"We need to have a little humor in our lives," he said in a Church News interview in September 1995. "We better take seriously that which should be taken seriously, but at the same time we can bring in a touch of humor now and again. If the time ever comes when we can't smile at ourselves, it will be a sad time."
President Hinckley's humor was always gentle and usually directed at himself.
During the press conference after he was set apart as the church's 15th president, President Hinckley was ready when he was asked about his health.
"I spent one night in the hospital in my life. I was past 75 when that occurred," he replied. "That doesn't mean I'm ready to run a 100-yard dash."
In the Tabernacle Choir performance at the Tuacahn outdoor amphitheater on a cold Sunday morning, April 9, 1995, he warmed the members of the Ivins, Washington County, audience, many under blankets, by dubbing the event "Music and the Frozen Word."
It was a quality he shared with his wife of nearly 67 years, Sister Marjorie Pay Hinckley. Following her death the Office of the First Presidency released a statement in which President Hinckley described his wife as "the lodestar of their family (who) gently guided her children with faith, intelligence and humor. Her happiest role was that of a supportive wife and mother (who) made good use of humor to settle many of life's difficulties. She was often heard to say, 'The only way to get through life is to laugh your way through it."'
President Hinckley's first address as a general authority poked fun at himself. He spoke at general conference the day he was sustained as an assistant to the Twelve, on April 6, 1958.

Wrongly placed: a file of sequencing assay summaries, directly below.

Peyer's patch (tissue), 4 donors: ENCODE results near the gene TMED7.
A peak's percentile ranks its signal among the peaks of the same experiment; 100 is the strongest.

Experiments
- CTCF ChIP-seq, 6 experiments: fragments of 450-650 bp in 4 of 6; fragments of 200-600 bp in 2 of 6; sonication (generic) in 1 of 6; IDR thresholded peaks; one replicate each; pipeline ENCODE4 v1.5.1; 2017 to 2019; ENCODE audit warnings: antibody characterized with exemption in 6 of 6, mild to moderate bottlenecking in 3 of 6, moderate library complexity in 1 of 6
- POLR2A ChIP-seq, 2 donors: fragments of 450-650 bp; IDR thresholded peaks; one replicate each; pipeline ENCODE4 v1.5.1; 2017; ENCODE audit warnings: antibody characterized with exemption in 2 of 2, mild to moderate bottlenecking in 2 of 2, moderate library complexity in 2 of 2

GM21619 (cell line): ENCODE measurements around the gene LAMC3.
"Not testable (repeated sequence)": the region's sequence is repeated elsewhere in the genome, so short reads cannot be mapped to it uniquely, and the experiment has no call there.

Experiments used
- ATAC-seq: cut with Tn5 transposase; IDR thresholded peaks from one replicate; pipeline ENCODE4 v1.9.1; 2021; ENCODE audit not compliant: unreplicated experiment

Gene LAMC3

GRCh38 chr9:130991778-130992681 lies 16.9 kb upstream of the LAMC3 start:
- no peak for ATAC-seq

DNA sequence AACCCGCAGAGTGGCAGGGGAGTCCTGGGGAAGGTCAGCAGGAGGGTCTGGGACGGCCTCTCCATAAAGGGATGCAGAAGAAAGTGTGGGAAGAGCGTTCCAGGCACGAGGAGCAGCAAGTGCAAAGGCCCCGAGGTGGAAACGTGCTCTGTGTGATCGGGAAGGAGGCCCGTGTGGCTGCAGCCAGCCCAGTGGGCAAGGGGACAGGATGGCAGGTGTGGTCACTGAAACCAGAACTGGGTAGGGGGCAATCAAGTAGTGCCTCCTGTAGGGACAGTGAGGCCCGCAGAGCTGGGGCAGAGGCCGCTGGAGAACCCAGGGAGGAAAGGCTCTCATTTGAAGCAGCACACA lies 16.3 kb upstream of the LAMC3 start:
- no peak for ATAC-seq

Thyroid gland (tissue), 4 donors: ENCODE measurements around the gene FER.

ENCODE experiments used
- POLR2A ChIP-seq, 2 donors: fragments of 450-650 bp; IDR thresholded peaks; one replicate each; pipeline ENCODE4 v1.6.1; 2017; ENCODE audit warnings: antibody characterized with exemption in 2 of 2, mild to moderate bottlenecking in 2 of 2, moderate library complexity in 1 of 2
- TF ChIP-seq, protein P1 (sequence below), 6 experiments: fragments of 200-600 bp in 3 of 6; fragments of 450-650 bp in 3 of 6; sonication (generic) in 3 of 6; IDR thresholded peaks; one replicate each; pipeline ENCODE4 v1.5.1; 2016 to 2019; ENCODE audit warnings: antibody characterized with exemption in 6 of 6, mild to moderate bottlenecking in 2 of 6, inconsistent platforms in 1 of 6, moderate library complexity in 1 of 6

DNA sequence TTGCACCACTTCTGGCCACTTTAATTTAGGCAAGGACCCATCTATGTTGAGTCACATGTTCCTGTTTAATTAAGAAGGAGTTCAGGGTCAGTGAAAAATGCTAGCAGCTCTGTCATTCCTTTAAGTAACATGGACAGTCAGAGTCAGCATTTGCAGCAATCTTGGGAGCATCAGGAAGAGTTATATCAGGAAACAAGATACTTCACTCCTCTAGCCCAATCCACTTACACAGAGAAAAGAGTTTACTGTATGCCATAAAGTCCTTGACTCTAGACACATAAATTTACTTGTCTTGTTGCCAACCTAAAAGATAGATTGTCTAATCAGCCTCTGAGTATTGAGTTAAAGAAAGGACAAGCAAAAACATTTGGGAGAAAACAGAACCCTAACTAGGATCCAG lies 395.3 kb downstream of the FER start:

"My dear brethren and sisters," he said. "I don't know whether it's these new bifocals or the circumstances that make you look foggy. I'm reminded of a statement made by my first missionary companion when I received a letter of transfer to the European Mission office.
"After I'd read it, I turned it over to him. He read it and said: 'Well, you must have helped an old lady across the street in the pre-existence. It isn't anything you've done here."'
Family members spoke of a man who loved laughter.
"He loves to tell stories that make people laugh," said granddaughter Ann Hinckley in an April 1997 New Era article. "He doesn't tell jokes that are at the expense of others. He laughs at himself and helps us laugh at ourselves."
"I love it when he tells a story," said granddaughter Katie Barnes. "He can hardly get through it because he's laughing so hard. He can't breathe because he's laughing, which makes us laugh."
Fellow church leaders also spoke of President Hinckley's humor.
"He has kept a highly developed sense of humor, seeing good cheer as a vital message of life," the now-deceased Elder Neal A. Maxwell once said of President Hinckley.
As a writer and speaker, President Gordon B. Hinckley was noted for his love of the English language. Several influences during his early years helped create this lifelong love.